dynamic seating orthosis


seating orthosis

the need

People with spinal cord injuries often do not have the back musculature control to sit up after leaning forward in their adaptive equipment. Cross country skiers, mono-skiers, and wheelchair road racers in particular need to lean forward and then sit up a moment later while moving forward with speed.

assistive seating

dynamic seating orthosis

dynamic seating orthosis

the solution

Many such athletes have enough strength in their abdominal musculature to pull themselves forward against a counteracting spring force. This spring force can be used to help them return to an upright sitting position. A dynamic seating orthosis that supports the user in an upright position was designed to take advantage of this ability.

innovative seating design

Many adaptive recreational devices use custom molded orthotic seats that fit the user like a well-fitted boot. Early seating orthosis prototypes consisted of a molded plastic seat that rose from the buttocks to the upper torso. Flex points at the back were added to give the user more freedom of movement.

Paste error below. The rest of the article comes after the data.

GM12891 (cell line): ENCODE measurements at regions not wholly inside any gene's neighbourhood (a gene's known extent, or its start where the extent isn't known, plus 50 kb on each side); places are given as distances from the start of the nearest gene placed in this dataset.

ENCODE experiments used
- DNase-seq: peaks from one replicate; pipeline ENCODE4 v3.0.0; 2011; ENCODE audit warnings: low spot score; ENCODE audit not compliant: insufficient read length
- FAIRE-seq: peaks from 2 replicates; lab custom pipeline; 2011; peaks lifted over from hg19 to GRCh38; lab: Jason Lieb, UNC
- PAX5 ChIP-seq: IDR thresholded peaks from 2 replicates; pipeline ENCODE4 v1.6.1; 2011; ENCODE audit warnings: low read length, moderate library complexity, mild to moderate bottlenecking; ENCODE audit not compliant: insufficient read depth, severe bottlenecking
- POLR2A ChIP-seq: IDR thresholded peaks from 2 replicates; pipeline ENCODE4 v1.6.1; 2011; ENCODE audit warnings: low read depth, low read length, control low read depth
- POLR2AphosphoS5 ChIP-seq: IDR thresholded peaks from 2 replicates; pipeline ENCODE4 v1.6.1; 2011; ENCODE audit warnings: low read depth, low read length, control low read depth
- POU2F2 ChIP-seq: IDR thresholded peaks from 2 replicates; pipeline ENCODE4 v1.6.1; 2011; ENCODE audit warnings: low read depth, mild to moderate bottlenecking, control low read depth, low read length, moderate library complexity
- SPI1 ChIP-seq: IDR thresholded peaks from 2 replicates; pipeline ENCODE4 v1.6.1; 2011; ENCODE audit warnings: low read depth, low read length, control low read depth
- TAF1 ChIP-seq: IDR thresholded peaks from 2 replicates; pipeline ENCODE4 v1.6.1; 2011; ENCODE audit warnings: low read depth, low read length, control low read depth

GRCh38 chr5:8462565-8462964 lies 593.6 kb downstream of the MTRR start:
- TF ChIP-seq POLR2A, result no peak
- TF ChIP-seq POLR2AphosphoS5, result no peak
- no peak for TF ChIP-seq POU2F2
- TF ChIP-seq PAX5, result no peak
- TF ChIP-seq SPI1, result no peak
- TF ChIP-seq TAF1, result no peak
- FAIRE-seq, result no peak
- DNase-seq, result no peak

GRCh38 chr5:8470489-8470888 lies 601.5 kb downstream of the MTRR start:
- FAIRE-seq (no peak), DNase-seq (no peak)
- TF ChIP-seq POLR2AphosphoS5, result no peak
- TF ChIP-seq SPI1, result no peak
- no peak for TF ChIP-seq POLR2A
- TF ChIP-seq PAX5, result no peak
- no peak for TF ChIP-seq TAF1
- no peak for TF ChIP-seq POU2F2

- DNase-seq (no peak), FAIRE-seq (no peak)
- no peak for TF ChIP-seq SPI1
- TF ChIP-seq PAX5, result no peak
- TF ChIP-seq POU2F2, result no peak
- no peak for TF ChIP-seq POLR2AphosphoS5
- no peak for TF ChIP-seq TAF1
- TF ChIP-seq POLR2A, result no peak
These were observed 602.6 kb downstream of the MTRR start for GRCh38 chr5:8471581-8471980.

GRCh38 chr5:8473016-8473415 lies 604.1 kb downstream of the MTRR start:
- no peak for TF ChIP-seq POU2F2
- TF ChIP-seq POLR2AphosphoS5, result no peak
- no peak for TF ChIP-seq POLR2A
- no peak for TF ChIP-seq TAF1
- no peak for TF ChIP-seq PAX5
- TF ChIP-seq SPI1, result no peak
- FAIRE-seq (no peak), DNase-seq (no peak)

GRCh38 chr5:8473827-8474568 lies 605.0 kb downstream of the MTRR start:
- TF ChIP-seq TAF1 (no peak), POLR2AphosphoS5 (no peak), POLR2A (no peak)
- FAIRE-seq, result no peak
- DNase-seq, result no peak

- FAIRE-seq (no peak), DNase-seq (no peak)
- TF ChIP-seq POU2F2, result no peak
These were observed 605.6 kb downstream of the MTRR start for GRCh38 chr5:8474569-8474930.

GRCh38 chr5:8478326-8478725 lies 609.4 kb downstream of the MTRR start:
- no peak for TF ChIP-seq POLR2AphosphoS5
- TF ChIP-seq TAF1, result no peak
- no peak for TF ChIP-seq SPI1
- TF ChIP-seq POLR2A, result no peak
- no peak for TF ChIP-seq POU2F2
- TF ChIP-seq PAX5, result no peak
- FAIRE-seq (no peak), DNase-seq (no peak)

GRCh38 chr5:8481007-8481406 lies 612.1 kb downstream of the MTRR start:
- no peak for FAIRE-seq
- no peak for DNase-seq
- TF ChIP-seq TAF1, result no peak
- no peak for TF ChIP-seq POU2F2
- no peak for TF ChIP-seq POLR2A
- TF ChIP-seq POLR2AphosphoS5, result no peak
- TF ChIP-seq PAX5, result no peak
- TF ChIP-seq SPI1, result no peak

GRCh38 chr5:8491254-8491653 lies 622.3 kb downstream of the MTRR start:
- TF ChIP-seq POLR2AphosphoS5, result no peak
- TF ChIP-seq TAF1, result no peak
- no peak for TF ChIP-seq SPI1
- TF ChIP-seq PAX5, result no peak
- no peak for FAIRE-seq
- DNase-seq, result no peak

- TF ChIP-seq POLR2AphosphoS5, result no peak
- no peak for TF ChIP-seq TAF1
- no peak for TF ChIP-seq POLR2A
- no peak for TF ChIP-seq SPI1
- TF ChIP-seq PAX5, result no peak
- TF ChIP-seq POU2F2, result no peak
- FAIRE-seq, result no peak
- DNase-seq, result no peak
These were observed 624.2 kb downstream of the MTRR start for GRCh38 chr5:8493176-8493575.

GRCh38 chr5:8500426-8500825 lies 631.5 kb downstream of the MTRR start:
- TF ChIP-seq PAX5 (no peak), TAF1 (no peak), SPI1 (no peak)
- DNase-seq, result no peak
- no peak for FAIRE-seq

In a radical departure from this approach, the seating system was divided into two sections. The lower section consists of a seat shell that comes up to the L1 level of the athlete. The upper section grips the user from approximately T10 to T5 and is custom molded to fit the individual. One or two flexible fiberglass rods link the upper and lower sections. These rods are clamped to the lower seat shell at the back of the user and extend up into a plastic tube mounted to the back of the upper section. When the athlete leans forward, the fiberglass spring rods bend forward and slide through the upper support. Varying the thickness and flexibility of the spring rod varies the degree and direction of torso movement.

current status

Three configurations of the upper block system have been tested: one that allows only forward and backward movement, one that allows rotation of the upper body, and one that allows lateral flexion of the spine. The system was tested by Peter Axelson in his mono-ski while he was a member of the U.S. Disabled Ski Team.


This project was funded by Beneficial Designs, Inc. and Allen Siekman, Children’s Hospital at Stanford.